September 18 – Connections
Walking along the beaten path to the worksite, we always attracted attention, from families, from schoolchildren, and from other kids wandering around the Ugandan village. We were foreigners. Being from America, we were viewed as strange, almost extra-terrestrial beings by the Ugandan children. But despite this, we made connections on many levels with them, connections independent of the two very contrasting cultures that differentiated us.
On the first day walking from the worksite, a little boy ran up from behind me and grabbed my hand. I was told that hand-holding is a common sign of friendship in Uganda, and I was happy to have made a new friend early on in the trip. I asked his name; he responded, “Atukeben.” I asked his age; He responded, “Yes.” For every subsequent question I asked him, he responded, “Yes.”
As time passed, we made more connections with the Ugandan children. Despite my limited ability to speak Swahili, and his limited ability to speak English, Atukeben became my close friend. Every day, he and I would walk to and from the worksite, hand in hand. I would try to teach him some English phrases, and he reciprocated by trying to teach me some Swahili. A friend and I would occasionally count to three and swing him up over potholes in the road or broken glass, but mostly just for fun. I, along with the other “Bazungu,” or white men, learned more Swahili phrases from the other children and tried to communicate with them. We sounded awful. They laughed, and we laughed with them. They were fascinated with our cameras, and, after we taught them how, were thrilled to take pictures of their friends, including us.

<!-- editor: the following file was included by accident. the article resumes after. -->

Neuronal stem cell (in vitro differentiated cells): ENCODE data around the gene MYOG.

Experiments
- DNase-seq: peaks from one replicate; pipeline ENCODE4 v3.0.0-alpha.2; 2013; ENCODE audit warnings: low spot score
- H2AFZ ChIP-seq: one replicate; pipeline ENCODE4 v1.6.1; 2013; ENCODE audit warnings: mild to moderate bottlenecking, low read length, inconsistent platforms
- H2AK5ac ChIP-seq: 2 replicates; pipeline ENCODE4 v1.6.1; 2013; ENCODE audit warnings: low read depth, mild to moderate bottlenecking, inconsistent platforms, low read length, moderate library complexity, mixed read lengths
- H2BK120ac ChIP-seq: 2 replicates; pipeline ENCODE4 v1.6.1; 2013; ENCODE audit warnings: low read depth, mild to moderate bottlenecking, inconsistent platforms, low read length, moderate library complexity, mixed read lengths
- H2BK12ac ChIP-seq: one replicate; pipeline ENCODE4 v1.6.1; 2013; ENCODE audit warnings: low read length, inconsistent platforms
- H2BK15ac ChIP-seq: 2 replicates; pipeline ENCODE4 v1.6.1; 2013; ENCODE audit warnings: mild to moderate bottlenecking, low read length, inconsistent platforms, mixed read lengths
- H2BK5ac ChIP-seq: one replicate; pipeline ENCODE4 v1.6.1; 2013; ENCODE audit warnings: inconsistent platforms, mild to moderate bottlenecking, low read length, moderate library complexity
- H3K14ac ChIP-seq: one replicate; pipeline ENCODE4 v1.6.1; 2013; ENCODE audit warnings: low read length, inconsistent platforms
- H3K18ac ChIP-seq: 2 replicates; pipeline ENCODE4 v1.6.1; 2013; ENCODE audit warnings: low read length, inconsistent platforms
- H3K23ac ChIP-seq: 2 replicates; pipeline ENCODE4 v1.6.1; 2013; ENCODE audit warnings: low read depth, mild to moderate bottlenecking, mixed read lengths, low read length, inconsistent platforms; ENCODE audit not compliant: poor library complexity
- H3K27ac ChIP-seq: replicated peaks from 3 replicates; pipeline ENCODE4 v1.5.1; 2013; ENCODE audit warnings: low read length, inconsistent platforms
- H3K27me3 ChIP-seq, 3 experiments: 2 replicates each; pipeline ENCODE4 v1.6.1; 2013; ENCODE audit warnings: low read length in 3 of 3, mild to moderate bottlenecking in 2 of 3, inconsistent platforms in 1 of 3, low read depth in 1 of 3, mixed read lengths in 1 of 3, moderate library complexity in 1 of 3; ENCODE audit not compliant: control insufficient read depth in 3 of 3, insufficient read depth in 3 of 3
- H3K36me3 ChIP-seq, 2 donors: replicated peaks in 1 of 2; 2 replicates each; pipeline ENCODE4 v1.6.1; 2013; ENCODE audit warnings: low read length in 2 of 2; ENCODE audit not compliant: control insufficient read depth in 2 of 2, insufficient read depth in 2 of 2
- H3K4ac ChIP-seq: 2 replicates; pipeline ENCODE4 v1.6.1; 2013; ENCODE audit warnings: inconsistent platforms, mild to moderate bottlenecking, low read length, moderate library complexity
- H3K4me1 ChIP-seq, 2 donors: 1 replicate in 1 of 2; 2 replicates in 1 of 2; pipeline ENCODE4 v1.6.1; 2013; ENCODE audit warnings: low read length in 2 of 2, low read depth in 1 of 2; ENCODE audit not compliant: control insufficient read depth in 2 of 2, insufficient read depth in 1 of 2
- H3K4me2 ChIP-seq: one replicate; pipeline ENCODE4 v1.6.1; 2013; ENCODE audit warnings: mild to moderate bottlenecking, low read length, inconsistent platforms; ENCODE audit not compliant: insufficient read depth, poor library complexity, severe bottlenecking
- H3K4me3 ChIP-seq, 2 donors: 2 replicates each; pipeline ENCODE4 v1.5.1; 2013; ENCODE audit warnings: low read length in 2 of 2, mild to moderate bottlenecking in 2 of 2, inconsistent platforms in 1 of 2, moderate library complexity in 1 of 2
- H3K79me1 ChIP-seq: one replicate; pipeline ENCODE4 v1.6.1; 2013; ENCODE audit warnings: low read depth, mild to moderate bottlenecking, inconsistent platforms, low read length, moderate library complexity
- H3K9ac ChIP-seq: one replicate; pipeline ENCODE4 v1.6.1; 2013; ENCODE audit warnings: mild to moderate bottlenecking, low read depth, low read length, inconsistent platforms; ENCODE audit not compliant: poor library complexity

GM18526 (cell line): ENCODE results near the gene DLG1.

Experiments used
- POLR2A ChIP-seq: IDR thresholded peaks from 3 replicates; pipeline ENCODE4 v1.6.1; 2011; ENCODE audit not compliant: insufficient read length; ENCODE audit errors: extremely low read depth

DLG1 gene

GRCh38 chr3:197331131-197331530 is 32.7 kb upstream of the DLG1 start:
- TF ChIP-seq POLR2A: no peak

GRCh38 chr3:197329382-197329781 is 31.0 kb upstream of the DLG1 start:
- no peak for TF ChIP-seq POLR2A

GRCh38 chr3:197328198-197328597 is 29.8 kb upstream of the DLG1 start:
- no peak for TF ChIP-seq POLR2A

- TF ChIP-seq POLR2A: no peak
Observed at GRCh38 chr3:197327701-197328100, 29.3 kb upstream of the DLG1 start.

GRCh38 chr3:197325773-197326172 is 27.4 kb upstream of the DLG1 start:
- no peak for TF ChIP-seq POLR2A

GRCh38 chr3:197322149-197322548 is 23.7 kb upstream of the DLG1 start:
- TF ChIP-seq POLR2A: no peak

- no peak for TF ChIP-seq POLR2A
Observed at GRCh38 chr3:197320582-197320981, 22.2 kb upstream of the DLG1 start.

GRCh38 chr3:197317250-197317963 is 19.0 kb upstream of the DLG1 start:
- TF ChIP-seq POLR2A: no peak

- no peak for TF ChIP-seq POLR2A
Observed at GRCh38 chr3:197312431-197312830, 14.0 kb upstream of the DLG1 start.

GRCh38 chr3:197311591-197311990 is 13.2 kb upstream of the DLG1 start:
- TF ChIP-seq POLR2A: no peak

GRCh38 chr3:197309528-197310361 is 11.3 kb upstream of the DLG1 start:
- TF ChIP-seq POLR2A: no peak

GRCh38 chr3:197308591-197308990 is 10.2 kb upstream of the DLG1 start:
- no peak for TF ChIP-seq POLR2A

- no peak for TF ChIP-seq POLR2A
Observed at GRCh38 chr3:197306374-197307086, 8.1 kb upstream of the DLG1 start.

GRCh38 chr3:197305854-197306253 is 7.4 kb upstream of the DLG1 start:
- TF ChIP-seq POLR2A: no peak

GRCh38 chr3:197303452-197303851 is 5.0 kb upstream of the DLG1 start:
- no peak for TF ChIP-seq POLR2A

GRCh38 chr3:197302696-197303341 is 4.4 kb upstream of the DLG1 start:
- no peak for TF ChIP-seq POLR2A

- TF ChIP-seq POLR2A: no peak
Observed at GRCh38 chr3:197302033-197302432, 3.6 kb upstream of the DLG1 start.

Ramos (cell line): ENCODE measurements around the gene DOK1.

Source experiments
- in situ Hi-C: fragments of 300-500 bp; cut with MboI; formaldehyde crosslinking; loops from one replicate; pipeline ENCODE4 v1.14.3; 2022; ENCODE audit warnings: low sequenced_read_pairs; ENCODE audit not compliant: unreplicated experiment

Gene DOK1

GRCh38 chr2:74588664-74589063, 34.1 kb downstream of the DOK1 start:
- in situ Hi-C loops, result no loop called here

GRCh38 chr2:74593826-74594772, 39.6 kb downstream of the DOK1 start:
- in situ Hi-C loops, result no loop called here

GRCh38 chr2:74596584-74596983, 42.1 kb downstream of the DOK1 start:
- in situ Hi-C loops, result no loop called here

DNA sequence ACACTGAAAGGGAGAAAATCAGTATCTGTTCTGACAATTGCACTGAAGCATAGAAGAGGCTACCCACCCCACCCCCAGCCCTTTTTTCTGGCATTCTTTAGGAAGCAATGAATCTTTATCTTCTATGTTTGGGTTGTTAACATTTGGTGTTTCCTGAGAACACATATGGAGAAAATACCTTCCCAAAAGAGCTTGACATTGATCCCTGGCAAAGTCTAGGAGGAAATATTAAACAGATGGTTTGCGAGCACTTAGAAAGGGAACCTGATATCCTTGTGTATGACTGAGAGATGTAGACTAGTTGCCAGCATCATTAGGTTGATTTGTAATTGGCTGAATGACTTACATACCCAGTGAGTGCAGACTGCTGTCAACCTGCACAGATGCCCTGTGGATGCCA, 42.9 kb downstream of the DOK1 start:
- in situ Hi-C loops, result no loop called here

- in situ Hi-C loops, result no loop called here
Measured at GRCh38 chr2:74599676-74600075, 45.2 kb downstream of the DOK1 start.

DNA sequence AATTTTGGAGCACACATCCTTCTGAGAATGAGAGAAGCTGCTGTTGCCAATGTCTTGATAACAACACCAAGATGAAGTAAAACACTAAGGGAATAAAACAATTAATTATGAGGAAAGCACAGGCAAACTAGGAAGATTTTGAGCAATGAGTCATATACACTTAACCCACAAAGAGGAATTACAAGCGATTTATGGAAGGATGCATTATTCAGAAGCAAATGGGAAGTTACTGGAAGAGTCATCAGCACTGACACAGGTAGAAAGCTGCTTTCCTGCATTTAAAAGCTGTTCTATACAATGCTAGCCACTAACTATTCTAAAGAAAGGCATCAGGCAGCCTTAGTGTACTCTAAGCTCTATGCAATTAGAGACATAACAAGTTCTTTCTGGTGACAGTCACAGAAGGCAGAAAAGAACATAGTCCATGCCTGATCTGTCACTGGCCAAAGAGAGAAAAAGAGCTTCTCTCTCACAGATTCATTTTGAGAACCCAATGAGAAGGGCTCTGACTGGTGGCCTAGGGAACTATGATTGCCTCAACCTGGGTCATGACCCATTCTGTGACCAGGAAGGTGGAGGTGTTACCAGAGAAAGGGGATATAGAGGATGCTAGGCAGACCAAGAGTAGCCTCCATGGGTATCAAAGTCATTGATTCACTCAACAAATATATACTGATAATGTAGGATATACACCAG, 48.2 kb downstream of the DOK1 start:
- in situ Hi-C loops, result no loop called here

How could these two groups of people so dissimilar eventually get along so well? Although skin color, language, clothes, facial features, religion, etc. all create a façade that defines us, beneath it lies a trait common to all peoples. We are humans. As such, we share common interests—interests that no specific culture can define. It is this human factor that creates unity among the most diverse peoples.
Chris Xin is a senior at Ames High School and traveled to Uganda with a school work group in June of 2009.